Residents Seek More Cop Accountability

Questions remain unanswered on police shooting of Byron Carter

Byron Carter
Byron Carter (Courtesy of DPS)

Local officials shouldered some predictable heat from community members gathered at the George Washington Carver Museum and Cultural Center in East Austin on Monday night, where just under 100 people gathered to discuss police use-of-force, and in particular the May 2011 officer-involved death of Byron Carter, who was shot four times by Austin Police Officer Nathan Wagner as he sat in the passenger seat of a car driven by a juvenile friend. Police say the juvenile attempted to run over Wagner's partner, Officer Jeffrey Rodriguez, after the cops tried to stop the pair for casing cars just east of Downtown. A grand jury last year declined to indict the juvenile – a circumstance that casts doubt on the officers' assertion that the car was being used as a weapon. Wagner's use of force is currently under consideration by a grand jury.

There was frustration displayed Monday night from community members who say too many young minorities have died in Austin at the hands of, mostly, white police officers. "You have to have positive change, or you have to have personnel change," said Anthony Walker, a member of the New Black Panther Party who helped organize the event. "Something has got to change and it has to change right now." Both city Police Monitor Margo Frasier and District Attorney Rosemary Lehmberg were the focus of some hostility over the process – the D.A.'s Office has taken heat for grand juries that have consistently declined to indict cops in shooting cases. That criticism isn't entirely fair, in part because the D.A. does not choose grand jurors; having a diverse grand jury is important and has been a subject of some debate during the current race for D.A. between Lehmberg and her challenger, former Judge Charlie Baird. Frasier took some guff for the police oversight process being shrouded in secrecy, a circumstance dictated by the terms of the city's contract with the Austin officers' union, which created the oversight system.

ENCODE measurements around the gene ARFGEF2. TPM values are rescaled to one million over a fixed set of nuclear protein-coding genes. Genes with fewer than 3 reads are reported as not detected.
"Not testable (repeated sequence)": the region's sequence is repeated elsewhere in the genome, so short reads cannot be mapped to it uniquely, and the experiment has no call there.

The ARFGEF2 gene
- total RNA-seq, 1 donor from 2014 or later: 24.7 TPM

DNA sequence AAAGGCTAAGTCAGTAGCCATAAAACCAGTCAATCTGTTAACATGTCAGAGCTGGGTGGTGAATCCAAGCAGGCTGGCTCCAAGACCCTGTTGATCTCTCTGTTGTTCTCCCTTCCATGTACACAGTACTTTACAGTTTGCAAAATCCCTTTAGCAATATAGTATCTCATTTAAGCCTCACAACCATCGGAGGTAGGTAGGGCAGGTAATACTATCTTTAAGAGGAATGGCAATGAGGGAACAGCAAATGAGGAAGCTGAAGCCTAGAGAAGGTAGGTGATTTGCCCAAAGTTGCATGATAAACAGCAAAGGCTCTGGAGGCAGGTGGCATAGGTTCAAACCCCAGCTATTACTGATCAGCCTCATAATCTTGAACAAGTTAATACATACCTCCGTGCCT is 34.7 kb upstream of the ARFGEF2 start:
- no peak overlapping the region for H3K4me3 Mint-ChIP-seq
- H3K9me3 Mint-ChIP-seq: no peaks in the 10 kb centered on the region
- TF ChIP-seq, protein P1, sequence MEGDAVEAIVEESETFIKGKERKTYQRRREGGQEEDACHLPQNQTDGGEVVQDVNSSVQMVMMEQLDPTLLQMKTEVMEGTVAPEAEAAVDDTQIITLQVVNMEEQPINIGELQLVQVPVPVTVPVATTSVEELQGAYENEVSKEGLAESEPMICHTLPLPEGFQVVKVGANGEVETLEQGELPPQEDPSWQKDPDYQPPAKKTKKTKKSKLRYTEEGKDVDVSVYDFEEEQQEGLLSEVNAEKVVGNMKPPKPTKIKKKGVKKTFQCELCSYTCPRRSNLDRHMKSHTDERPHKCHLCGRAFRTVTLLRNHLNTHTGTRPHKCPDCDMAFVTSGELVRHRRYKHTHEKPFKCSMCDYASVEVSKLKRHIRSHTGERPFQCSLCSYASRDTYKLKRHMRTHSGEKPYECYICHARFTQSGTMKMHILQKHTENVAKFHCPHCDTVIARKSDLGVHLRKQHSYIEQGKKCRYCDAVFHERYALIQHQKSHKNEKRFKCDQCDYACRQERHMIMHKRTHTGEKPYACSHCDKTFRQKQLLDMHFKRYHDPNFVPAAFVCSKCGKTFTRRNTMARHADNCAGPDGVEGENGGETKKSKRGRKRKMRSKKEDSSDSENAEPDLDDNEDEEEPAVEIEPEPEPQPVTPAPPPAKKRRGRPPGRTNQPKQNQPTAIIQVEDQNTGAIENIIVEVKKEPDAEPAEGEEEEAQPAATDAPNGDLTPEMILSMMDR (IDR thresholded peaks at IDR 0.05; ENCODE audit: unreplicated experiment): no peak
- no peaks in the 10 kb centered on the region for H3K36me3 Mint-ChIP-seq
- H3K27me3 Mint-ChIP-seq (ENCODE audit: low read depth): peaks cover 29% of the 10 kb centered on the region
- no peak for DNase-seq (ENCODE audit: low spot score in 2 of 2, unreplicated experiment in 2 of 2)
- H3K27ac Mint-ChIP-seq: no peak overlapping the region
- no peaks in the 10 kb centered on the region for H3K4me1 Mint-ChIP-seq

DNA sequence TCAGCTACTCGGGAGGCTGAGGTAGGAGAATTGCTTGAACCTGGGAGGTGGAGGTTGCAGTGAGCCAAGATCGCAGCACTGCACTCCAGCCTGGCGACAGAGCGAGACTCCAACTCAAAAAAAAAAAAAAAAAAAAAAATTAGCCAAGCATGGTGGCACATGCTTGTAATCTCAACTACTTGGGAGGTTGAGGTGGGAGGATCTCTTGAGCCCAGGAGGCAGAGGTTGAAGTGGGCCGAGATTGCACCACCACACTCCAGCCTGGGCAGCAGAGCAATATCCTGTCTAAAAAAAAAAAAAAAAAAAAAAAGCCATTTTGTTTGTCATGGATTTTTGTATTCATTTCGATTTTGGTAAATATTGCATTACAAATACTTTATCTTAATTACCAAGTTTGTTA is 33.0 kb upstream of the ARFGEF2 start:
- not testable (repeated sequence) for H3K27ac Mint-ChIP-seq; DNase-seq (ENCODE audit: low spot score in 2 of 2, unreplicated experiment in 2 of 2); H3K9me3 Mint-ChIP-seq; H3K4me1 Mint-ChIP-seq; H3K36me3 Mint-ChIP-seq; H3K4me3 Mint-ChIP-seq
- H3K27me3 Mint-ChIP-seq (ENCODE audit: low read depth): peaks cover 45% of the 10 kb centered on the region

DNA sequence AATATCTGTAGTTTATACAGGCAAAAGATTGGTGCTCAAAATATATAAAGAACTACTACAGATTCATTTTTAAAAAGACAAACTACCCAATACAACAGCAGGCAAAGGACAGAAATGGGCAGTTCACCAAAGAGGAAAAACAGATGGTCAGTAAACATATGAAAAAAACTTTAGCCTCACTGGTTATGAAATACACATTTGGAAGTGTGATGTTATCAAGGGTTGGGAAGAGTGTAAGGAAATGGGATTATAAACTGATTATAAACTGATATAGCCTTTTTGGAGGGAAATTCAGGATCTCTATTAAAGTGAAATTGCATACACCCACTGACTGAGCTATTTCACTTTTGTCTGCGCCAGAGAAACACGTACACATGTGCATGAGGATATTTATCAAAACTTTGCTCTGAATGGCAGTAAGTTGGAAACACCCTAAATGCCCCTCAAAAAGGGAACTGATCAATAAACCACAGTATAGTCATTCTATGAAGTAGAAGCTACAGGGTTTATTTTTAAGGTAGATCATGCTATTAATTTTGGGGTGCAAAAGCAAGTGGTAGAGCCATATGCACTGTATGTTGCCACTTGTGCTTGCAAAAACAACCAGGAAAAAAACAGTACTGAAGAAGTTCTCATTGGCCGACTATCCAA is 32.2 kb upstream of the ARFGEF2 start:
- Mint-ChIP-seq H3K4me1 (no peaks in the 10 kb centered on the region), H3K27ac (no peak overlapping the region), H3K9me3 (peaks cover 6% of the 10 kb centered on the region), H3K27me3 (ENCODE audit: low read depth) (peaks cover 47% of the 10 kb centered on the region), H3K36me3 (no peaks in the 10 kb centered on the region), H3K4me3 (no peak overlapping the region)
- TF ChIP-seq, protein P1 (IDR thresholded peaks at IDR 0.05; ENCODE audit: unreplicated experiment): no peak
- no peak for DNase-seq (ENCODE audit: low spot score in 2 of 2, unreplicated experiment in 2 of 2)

Activist Debbie Russell suggested that now might be the time to encourage changes to and transparency in the process, especially with contract negotiations scheduled to kick off next year. The process as it is now, she told the audience, hasn't created any accountability. Russell said it would be better if the public had access to reports and recommendations made by the Citizen Review Panel to the APD chief, regardless of whether the chief decides to act on them. Presently, most of those recommendations remain hidden from the public.

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